Questions I’m exploring related to practice:
What am I practicing that is aligned with what I want? How can I continue that?
What am I practicing that I don’t actually want? How can I limit that?
How might the approach of ongoing practice over getting somewhere support me?
How might practice as a personal philosophy change the way I think about failure, about success, about momentum, about opportunity, about what’s possible?
2.// I want to practice really being here. Like, REALLY being here. As much as I say presence is a value of mine, it’s a lot harder to embody when my brain is often 13 other places and trying to figure out what’s for dinner that night. I went to the woods with my daughter a few days ago and felt an itch of irritation at how long she stopped while walking to pause and look at moss growing on the fence, or her desire to tiptoe through the same gigantic pit of mud on the trail 27 times in a row, or her capacity to go what felt like nowhere in 10 minutes because there was so much to see right where she was. She was content with waiting until she felt ready to move on; I was thinking, Can we just keep going already? Again… impatient in the waiting.
When I recognized my irritation, I felt a sharp flush of familiar shame. Aren’t I always talking about paying attention, and the teachings of nature, and what a gift it is to get to commune with trees and flowers? Aren’t I always going on and on about being present, being where we are? And there I was, frustrated that our time was slow, that the details were what stood out most to her, that just being there absorbing every tiny bit of it was all there was to do. She was doing it right — I watched her and learned.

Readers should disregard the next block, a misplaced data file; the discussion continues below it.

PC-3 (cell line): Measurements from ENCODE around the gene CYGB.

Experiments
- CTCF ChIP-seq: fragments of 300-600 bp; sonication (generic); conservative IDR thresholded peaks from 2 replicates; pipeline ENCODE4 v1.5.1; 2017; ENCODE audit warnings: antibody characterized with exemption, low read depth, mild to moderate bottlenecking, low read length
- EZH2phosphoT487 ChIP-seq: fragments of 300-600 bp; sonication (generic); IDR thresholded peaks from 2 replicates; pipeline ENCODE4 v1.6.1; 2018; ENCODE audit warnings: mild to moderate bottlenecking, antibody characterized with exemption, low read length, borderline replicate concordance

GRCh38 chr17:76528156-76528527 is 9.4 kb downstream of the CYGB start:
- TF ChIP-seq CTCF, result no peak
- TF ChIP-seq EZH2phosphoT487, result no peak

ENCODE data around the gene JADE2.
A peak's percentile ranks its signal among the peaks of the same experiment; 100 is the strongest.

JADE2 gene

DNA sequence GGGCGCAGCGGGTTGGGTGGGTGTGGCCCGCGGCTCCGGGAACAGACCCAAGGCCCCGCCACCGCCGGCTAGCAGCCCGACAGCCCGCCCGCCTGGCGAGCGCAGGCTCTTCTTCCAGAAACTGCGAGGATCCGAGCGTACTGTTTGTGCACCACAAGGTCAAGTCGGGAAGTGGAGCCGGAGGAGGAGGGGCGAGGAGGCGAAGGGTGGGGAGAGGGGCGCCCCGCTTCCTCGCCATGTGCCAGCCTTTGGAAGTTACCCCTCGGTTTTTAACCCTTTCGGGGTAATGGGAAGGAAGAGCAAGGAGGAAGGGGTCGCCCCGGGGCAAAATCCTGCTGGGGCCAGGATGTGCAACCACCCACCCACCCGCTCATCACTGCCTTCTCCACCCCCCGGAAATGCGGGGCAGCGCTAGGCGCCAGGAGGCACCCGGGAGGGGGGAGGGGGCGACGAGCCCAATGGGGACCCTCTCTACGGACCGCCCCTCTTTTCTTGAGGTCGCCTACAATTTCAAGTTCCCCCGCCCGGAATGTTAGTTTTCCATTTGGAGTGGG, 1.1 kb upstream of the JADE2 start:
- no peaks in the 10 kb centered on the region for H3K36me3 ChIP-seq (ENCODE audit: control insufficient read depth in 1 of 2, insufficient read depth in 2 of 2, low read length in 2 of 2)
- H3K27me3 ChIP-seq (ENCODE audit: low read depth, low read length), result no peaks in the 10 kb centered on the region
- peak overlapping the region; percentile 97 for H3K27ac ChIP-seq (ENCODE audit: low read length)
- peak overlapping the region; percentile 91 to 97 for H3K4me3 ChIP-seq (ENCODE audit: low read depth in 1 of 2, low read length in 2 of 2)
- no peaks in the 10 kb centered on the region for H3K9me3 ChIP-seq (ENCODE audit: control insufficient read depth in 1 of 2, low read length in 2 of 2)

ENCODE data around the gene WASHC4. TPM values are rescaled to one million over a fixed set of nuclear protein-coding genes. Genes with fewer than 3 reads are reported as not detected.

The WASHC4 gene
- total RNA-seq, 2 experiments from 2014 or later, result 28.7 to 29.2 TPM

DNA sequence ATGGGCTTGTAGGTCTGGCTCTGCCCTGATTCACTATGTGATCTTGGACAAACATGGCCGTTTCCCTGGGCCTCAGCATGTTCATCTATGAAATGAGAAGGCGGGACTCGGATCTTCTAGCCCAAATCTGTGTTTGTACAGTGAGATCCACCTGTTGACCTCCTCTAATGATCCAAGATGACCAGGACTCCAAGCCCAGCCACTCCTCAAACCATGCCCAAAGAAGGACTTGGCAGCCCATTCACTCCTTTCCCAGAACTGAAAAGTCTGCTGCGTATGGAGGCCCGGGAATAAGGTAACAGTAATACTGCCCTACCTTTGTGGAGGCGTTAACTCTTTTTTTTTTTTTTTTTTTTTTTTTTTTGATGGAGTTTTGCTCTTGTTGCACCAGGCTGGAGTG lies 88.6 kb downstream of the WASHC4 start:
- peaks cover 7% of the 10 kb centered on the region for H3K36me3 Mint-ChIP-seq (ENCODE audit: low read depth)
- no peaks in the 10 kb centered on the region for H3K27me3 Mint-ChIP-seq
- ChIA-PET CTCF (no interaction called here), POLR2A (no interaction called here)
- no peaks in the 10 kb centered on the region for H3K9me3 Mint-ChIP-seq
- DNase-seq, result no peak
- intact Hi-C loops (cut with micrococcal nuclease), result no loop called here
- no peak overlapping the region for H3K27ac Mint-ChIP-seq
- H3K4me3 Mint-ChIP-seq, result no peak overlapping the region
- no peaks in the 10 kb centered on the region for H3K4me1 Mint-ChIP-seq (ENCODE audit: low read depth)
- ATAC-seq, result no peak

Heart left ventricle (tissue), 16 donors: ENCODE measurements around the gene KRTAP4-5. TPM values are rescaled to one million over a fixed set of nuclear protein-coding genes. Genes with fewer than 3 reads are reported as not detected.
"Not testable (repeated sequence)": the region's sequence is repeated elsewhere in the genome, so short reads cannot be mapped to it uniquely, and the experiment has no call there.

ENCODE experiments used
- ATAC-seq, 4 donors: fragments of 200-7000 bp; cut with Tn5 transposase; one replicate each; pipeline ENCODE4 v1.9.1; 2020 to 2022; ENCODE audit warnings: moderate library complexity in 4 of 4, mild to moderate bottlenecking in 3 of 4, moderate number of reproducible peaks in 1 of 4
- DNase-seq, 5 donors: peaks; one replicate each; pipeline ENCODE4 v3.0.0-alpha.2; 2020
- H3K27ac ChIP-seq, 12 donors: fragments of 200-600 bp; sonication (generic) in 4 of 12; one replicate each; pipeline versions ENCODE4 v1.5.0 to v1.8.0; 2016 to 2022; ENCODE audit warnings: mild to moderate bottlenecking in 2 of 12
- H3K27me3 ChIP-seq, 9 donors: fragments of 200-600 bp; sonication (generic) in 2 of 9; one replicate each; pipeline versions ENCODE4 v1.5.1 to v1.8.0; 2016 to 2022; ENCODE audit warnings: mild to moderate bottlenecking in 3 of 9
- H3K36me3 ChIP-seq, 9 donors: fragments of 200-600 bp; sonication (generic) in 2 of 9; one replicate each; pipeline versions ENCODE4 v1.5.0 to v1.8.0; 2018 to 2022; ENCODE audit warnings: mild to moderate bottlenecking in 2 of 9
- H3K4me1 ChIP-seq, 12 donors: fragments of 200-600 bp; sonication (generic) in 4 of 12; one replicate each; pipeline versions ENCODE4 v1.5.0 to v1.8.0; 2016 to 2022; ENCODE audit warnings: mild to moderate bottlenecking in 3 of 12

Again… everything is practice. Which means when I inevitably forget to live my values, to do what I say matters to me, to pay deep attention in the places that feel most majestic and magical, the next best move isn’t to berate myself until I’m a weeping mess to make sure it never happens again and I’m forever present from here on out; it’s to say, “oh yes — how human of me — forgetting to pay attention to this sacred gift right in front of me. I’ll try practicing that again now,”… and then practicing again. And again. And again. And then forgetting again. When I remembered this, I was able to turn toward the awe of being right beside her, to return to being right there in the mud pit, to not need to get anywhere else.
Questions I’m exploring related to being where I am:
When I inevitably stray from here, what helps me return?
How can I pay attention with my whole body instead of over-relying on my brain?
What am I missing out on when I think there’s a rush, a non-existent timeframe?